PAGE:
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A first, early blast of winter has knocked out power and made travel nearly impossible in many parts of southern Manitoba.

Crippling blast of winter

A first, early blast of winter has knocked out power and made travel nearly impossible in many parts of southern Manitoba.

Canada  

Public utilities attacked

Police forces in western Quebec are investigating a series of attacks on public utility installations and private business equipment that occurred over a one-month period earlier this spring.

Montreal La Presse reported Wednesday as many as 15 sites were hit by bullets from a high-calibre rifle between mid-March and mid-April.

Targeted sites included hydro towers, highway inspection installations and telecommunication company equipment. There were no reported injuries.

Hydro-Quebec spokesman Louis-Olivier Batty said the damage to one of the corporation's towers cost between $75,000 and $100,000 to repair.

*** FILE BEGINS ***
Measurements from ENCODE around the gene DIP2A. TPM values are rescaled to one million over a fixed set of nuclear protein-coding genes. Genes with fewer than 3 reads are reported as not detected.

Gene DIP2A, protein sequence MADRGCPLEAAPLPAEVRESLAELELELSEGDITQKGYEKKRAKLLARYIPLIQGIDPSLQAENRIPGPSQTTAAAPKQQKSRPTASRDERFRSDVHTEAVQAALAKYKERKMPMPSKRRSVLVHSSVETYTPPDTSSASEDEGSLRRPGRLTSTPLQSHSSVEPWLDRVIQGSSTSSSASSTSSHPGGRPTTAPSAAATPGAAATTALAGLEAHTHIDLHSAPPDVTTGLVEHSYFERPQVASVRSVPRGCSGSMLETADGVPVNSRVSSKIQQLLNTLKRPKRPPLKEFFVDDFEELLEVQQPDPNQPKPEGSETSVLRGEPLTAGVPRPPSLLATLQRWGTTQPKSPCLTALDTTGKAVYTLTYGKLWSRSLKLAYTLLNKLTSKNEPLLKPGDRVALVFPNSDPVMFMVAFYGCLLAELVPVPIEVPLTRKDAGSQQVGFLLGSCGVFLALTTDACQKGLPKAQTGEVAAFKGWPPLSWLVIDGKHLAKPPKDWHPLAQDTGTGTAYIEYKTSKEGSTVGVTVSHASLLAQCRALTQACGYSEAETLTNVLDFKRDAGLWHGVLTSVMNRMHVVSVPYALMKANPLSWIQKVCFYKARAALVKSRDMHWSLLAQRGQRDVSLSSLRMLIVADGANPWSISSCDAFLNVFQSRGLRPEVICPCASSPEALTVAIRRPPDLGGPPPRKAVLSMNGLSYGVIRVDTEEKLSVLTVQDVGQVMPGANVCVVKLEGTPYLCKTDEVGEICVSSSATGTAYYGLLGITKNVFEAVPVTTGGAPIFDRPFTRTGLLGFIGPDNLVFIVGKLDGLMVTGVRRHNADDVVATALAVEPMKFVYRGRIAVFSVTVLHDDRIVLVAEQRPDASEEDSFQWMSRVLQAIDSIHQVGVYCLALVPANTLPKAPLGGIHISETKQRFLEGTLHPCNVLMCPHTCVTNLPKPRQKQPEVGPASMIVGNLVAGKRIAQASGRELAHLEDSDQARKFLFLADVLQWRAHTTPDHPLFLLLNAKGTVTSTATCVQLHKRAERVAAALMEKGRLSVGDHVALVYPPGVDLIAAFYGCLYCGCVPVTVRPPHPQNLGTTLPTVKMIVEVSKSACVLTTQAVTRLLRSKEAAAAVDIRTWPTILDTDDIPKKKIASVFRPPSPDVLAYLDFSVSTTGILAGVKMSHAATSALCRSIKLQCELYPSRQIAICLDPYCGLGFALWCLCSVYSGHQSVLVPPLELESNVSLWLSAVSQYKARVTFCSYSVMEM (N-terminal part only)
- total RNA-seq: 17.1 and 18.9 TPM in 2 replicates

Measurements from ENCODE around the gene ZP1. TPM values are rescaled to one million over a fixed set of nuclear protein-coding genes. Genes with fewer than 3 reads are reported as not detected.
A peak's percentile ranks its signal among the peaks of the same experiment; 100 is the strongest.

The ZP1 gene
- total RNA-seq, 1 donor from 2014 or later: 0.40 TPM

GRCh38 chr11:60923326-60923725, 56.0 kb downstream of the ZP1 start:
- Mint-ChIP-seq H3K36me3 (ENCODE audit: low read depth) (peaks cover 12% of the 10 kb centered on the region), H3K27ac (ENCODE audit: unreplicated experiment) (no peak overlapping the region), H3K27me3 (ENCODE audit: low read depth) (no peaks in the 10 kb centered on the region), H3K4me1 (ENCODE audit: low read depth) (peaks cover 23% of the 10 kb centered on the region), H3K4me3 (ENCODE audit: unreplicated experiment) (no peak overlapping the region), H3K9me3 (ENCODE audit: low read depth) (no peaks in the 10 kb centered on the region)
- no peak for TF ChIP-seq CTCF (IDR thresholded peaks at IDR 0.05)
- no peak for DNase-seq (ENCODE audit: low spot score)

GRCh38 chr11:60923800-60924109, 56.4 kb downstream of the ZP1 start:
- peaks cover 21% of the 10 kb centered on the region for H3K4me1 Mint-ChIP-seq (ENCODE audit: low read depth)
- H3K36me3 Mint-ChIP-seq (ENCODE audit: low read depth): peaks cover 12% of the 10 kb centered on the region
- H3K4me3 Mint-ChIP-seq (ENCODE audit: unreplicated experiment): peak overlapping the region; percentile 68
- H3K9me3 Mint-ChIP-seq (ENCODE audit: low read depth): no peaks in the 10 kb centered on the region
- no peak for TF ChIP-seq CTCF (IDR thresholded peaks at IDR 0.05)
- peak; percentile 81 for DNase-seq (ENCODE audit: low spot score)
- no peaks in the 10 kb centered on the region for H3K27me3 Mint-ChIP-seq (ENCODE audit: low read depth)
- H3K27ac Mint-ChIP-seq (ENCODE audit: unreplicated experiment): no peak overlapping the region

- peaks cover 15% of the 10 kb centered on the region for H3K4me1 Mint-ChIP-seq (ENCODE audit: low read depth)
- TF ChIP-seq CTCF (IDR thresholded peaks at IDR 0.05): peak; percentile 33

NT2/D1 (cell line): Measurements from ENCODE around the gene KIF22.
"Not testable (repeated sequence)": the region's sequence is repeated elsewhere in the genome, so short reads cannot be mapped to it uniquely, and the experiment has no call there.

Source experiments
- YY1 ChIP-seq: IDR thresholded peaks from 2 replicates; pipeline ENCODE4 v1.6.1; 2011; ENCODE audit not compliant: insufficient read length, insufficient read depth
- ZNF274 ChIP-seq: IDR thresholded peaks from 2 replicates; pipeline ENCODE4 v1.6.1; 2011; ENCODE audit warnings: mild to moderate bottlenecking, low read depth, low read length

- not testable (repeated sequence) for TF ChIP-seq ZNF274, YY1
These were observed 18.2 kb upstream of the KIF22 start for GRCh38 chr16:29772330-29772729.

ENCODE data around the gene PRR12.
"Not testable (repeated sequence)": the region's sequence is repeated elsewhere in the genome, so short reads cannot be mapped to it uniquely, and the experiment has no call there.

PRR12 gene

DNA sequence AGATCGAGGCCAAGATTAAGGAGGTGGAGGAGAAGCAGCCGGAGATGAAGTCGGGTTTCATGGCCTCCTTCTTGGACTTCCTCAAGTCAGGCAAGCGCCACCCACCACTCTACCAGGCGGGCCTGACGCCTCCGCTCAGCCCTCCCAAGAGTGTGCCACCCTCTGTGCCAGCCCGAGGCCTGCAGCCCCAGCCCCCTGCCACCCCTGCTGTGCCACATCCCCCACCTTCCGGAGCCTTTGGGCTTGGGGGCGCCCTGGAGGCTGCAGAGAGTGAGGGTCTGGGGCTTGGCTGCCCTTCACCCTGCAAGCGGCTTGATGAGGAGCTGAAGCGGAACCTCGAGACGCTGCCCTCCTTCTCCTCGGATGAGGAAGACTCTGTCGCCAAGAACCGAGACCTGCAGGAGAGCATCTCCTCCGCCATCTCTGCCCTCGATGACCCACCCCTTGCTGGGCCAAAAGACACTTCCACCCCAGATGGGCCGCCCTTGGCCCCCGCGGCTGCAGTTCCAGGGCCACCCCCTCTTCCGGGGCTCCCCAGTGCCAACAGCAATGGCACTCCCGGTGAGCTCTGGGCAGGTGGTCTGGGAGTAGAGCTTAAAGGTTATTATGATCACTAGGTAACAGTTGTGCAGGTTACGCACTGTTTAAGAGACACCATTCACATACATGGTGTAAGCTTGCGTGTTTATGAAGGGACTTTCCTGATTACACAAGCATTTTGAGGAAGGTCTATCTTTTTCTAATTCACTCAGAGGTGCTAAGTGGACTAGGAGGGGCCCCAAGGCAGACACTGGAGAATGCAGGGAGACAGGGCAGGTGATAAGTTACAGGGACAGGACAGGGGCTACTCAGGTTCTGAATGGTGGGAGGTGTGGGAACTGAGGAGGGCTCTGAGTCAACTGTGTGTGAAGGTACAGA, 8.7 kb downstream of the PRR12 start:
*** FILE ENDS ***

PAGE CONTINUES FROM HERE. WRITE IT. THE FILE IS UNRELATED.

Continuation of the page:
"There was no impact for our customers in Quebec but we have assessed there was an impact on our exports to Ontario," Batty said. "We are still pursuing our investigation but we can tell it was potentially limited and did not last very long."

Police in Gatineau, the MRC-des-Collines police force and Quebec provincial police all confirmed they have open investigations into attacks on public utilities or on private business equipment.

Gatineau police said they are investigating nine cases and are trying to determine whether a person they recently arrested in an unrelated case is linked to any of the utility or equipment attacks.

"The installations vary and the equipment and buildings that were targeted were all different," said Gatineau police spokeswoman Andree East.

She said the damages to the various locations are believed to be in the tens of thousands of dollars.

Provincial police said bullets were fired at installations belonging to Bell and Videotron in Quebec's Outaouais region. Shots were also fired, they said, at highway inspection installations in the same area.

Eric Labonte, president the Quebec Brotherhood of Highway Traffic Controllers Constables, said the attacks on the installations are an example why his members should be armed like their counterparts in some other Canadian jurisdictions.

"Thankfully there weren't any employees, because there could have been serious injuries," Labonte said.



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